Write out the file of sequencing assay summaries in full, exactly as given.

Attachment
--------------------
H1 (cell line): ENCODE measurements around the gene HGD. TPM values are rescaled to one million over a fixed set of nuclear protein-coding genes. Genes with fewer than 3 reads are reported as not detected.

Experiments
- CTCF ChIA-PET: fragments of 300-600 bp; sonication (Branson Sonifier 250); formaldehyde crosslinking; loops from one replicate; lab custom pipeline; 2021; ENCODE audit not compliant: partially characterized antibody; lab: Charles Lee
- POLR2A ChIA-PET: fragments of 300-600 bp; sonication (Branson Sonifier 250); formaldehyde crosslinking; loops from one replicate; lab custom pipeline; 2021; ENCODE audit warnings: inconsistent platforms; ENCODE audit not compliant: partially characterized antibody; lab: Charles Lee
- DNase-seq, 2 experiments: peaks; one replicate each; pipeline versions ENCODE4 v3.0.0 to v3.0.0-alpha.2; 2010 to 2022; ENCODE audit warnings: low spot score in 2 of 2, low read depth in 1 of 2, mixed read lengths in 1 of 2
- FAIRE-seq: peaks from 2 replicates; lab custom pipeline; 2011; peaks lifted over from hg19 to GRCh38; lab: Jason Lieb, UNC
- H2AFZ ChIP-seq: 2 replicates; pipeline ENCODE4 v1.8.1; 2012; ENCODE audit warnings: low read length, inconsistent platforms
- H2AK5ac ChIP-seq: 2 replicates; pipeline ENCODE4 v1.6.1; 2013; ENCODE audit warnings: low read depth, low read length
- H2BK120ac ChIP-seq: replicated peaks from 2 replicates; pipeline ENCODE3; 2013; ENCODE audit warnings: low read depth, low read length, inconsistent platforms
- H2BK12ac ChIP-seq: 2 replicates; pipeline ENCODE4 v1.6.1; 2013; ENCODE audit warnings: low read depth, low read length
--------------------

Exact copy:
H1 (cell line): ENCODE measurements around the gene HGD. TPM values are rescaled to one million over a fixed set of nuclear protein-coding genes. Genes with fewer than 3 reads are reported as not detected.

Experiments
- CTCF ChIA-PET: fragments of 300-600 bp; sonication (Branson Sonifier 250); formaldehyde crosslinking; loops from one replicate; lab custom pipeline; 2021; ENCODE audit not compliant: partially characterized antibody; lab: Charles Lee
- POLR2A ChIA-PET: fragments of 300-600 bp; sonication (Branson Sonifier 250); formaldehyde crosslinking; loops from one replicate; lab custom pipeline; 2021; ENCODE audit warnings: inconsistent platforms; ENCODE audit not compliant: partially characterized antibody; lab: Charles Lee
- DNase-seq, 2 experiments: peaks; one replicate each; pipeline versions ENCODE4 v3.0.0 to v3.0.0-alpha.2; 2010 to 2022; ENCODE audit warnings: low spot score in 2 of 2, low read depth in 1 of 2, mixed read lengths in 1 of 2
- FAIRE-seq: peaks from 2 replicates; lab custom pipeline; 2011; peaks lifted over from hg19 to GRCh38; lab: Jason Lieb, UNC
- H2AFZ ChIP-seq: 2 replicates; pipeline ENCODE4 v1.8.1; 2012; ENCODE audit warnings: low read length, inconsistent platforms
- H2AK5ac ChIP-seq: 2 replicates; pipeline ENCODE4 v1.6.1; 2013; ENCODE audit warnings: low read depth, low read length
- H2BK120ac ChIP-seq: replicated peaks from 2 replicates; pipeline ENCODE3; 2013; ENCODE audit warnings: low read depth, low read length, inconsistent platforms
- H2BK12ac ChIP-seq: 2 replicates; pipeline ENCODE4 v1.6.1; 2013; ENCODE audit warnings: low read depth, low read length